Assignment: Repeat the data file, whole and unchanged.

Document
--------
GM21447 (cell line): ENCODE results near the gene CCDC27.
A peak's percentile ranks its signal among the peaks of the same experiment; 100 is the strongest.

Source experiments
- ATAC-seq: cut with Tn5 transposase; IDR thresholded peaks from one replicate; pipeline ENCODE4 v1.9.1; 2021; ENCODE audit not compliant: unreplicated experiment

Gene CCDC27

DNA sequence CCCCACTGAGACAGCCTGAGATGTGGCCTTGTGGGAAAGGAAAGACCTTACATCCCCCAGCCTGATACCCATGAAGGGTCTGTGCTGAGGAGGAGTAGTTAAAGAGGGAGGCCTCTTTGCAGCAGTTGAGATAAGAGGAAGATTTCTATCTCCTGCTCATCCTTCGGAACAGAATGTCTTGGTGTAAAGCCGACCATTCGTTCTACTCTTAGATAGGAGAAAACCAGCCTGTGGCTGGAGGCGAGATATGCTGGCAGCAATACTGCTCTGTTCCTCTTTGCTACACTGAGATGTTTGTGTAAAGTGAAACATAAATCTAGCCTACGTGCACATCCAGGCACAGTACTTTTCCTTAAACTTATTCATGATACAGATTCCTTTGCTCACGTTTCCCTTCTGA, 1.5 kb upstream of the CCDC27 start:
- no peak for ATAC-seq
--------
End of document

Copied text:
GM21447 (cell line): ENCODE results near the gene CCDC27.
A peak's percentile ranks its signal among the peaks of the same experiment; 100 is the strongest.

Source experiments
- ATAC-seq: cut with Tn5 transposase; IDR thresholded peaks from one replicate; pipeline ENCODE4 v1.9.1; 2021; ENCODE audit not compliant: unreplicated experiment

Gene CCDC27

DNA sequence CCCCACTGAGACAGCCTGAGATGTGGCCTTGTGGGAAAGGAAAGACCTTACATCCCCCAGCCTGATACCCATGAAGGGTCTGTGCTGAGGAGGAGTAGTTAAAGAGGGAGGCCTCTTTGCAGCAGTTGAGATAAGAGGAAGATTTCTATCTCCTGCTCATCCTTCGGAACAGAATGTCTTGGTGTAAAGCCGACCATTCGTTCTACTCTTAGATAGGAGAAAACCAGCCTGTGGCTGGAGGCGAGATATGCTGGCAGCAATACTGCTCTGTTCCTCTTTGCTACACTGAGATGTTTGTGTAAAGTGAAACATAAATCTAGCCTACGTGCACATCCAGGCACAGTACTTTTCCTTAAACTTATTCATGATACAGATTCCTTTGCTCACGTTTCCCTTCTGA, 1.5 kb upstream of the CCDC27 start:
- no peak for ATAC-seq